Which is as accurate a description of Alice Briley’s Fungi as anything.
Her sonnets consist of “I. The Elder One” and “II. Arkham Hill.” They follow the form of Lovecraft’s Fungi, being 14 lines each; they are technically correct in terms of rhyme and meter, but probably aren’t the more beautiful lines she ever produced. The last lines to “The Elder One” for example are a bit clunky:
A feathered thing that bore a human face
Came swooping toward me in a wild descent,
and clutch me tightly in a foul embrace.
Not heaven’s herald, but from its fetid breath,
An Elder One more primative [sic] than death.
“More primitive than death” is an odd image. The rhyme works, but one wonders what exactly she was thinking of, since the “Elder One” reads more like a harpy or some fallen angel than most of Lovecraft’s creations.
“Arkham Hill” is a bit more promising, in that at least it establishes a stronger narrative and an effort at an original creation with ties to Lovecraft’s setting. The witch Eliza Pruitt lived by Arkham Hill, and many sought her until:
Until that fearful twilight when she found
Those mushrooms she had never seen before,
At dawn, they found her writhing on the ground
“Fungi from Yuggoth!” she screamed. Then said no more.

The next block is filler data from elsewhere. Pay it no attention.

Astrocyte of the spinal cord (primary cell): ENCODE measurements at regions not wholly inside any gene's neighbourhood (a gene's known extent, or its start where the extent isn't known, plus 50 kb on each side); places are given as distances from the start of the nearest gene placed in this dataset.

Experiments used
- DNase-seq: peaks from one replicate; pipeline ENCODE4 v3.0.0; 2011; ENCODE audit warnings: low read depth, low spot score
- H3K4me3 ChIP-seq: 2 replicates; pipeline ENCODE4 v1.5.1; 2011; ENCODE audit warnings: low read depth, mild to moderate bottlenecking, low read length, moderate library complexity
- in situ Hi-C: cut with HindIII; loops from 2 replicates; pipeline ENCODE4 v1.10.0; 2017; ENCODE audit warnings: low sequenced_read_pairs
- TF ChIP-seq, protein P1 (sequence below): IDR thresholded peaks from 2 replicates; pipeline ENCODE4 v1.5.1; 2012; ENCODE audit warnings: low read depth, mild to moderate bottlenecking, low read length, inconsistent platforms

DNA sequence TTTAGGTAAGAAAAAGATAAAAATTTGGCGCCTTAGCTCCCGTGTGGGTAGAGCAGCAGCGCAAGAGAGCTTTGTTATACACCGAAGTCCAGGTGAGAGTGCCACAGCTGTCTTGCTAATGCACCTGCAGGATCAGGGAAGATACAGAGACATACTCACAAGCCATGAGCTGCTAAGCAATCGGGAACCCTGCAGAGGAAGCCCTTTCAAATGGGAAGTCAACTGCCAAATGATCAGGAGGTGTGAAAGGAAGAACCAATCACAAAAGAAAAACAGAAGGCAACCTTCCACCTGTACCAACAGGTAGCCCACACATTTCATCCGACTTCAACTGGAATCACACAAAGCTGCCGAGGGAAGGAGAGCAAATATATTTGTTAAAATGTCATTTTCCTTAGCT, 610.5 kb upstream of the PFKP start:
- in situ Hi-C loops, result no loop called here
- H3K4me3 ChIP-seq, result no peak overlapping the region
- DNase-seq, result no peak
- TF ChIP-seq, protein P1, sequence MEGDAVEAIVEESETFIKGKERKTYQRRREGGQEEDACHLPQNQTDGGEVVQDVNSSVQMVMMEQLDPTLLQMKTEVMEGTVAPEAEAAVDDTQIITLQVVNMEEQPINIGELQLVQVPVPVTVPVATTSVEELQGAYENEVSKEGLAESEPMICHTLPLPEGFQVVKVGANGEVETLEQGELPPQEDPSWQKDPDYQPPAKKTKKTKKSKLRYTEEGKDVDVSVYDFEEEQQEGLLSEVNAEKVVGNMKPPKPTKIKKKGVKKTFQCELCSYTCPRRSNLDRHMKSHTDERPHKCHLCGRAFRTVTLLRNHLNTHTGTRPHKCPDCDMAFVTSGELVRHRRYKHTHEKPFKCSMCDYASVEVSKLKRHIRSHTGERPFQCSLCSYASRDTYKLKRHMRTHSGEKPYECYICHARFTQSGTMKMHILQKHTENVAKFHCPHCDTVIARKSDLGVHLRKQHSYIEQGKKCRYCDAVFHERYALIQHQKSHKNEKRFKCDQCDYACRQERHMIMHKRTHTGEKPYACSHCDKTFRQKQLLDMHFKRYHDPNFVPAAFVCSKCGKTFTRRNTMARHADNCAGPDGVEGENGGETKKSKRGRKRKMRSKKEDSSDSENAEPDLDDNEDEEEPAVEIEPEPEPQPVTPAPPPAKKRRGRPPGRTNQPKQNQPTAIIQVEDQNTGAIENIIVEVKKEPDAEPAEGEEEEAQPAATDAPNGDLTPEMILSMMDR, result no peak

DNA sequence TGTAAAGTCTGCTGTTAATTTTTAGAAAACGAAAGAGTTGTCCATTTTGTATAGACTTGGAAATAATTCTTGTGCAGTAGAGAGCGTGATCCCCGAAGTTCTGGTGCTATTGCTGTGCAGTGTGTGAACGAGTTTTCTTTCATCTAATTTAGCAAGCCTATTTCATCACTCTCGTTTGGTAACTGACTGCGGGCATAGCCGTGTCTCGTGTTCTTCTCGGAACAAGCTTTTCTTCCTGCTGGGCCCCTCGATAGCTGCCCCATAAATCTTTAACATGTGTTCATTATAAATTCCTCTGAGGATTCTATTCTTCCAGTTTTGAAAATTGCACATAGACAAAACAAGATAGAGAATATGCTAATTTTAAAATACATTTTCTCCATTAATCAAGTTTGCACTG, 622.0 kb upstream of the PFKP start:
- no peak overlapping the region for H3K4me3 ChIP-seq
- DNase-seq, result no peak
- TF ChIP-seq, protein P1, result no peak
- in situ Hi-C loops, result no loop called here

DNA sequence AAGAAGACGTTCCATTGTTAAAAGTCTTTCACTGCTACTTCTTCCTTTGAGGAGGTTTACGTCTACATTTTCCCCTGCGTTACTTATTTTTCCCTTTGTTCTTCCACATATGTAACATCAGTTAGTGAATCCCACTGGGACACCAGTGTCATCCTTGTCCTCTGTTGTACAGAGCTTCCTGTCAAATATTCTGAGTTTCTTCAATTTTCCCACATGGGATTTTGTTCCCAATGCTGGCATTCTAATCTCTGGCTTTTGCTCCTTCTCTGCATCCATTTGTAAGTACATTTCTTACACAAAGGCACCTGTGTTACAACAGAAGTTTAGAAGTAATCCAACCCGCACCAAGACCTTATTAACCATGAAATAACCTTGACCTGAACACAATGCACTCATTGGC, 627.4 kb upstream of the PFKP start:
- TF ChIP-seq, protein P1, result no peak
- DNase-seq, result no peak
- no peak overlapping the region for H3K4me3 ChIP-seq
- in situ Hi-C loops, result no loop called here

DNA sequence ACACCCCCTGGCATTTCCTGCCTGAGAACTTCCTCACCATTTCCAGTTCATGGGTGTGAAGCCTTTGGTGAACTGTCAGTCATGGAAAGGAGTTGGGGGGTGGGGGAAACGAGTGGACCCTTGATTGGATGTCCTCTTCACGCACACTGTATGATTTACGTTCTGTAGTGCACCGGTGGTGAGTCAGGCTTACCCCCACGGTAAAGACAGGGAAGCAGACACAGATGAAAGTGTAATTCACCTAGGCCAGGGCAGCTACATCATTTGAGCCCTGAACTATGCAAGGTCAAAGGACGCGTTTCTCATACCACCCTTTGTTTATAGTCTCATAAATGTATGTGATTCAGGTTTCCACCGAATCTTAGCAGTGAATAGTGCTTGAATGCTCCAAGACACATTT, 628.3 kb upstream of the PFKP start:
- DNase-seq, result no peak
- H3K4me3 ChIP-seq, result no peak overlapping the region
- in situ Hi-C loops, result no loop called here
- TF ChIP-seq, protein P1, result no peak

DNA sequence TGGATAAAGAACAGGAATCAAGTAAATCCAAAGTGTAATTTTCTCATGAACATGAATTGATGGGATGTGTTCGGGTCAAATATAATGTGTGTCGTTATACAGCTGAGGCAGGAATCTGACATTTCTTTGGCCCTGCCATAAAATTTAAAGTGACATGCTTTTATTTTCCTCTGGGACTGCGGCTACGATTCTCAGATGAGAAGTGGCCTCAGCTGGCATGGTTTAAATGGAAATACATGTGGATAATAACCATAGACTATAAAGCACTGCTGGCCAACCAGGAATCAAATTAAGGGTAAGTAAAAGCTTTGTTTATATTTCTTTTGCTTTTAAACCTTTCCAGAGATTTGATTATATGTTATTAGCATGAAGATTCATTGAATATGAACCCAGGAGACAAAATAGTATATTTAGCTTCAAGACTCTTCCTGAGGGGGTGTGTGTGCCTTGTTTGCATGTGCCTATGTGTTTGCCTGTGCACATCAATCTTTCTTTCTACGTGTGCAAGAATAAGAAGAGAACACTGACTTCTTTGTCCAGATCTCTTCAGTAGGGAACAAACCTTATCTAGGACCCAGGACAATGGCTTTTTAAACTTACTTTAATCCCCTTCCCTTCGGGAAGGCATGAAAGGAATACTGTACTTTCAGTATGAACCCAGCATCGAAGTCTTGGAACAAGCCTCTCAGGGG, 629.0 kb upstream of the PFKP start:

Again, not a great deal of familiarity is shown with Lovecraft’s fiction; at least, nothing to show that she had read anything beyond The Fungi from Yuggoth. Yet even that little exposure appears to have stirred her imagination, and she sought to expand on Lovecraft’s horrors in her own way. Yuggoth spores that took root in a fertile imagination and sprouted, however briefly, some fruiting bodies.
Given the decades since their last publication and Alice Briley’s demise, whether these particular Fungi will spread once again is unclear. Under current U.S. law, the work is almost certainly protected by copyright…but they are possible orphan works where determining who owns those copyrights and getting permission may be difficult and more costly than it is worth. This is an ongoing issues with many minor Mythos works, akin to some of the issues involved with fanfiction—and there is a danger that such works may be forgotten or lost with time before they can enter the public domain. Even digital archiving can be difficult without the proper permission from the copyright owners.
Alice Briley’s “Two Fungi from Yuggoth,” then, represents both the fecundity and the fragility of the Cthulhu Mythos: while Mythos works are in no immediate danger of dying out, who knows what works have already been lost, crumbling away in some forgotten fanzine?
Bobby Derie is the author of Weird Talers: Essays on Robert E. Howard and Others and Sex and the Cthulhu Mythos.